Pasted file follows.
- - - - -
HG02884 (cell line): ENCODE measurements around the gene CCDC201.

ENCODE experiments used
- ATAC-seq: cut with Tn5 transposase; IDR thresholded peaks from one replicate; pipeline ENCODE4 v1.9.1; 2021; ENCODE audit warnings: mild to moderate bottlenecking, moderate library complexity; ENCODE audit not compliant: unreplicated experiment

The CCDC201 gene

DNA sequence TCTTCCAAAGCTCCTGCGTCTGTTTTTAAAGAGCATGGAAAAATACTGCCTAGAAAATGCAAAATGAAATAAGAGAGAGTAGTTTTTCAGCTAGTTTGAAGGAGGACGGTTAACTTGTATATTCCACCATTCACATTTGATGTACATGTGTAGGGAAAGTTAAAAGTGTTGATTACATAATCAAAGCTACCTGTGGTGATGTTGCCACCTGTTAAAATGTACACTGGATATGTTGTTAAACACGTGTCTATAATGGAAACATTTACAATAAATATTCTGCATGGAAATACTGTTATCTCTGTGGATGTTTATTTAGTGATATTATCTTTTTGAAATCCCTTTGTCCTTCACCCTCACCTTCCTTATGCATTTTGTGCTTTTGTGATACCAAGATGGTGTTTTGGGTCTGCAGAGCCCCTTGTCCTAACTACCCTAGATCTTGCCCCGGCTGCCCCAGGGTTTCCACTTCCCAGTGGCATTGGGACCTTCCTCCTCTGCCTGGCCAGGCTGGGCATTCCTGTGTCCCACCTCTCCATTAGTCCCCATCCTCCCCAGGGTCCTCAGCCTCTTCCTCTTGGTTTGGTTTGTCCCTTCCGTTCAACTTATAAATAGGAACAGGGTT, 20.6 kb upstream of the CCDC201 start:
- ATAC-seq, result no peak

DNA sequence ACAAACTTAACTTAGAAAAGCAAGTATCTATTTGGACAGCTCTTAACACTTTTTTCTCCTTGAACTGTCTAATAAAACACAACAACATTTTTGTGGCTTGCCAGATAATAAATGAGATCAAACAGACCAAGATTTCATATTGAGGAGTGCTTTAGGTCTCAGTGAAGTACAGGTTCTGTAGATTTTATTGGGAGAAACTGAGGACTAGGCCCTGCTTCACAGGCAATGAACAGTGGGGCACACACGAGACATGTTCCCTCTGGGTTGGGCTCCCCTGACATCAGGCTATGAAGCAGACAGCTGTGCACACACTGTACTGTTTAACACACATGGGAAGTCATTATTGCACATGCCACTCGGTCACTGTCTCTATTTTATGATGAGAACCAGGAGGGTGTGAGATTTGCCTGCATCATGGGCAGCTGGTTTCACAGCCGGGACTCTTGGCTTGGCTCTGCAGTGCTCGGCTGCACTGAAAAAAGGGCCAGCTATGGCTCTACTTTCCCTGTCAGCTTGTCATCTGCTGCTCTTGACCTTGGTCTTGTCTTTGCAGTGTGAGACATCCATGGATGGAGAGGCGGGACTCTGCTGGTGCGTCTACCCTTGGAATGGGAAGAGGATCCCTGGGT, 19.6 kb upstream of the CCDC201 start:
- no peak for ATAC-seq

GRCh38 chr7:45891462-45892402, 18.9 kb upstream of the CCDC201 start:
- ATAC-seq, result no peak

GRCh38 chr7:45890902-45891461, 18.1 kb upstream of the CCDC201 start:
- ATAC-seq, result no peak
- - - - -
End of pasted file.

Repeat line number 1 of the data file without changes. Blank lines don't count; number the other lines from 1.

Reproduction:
HG02884 (cell line): ENCODE measurements around the gene CCDC201.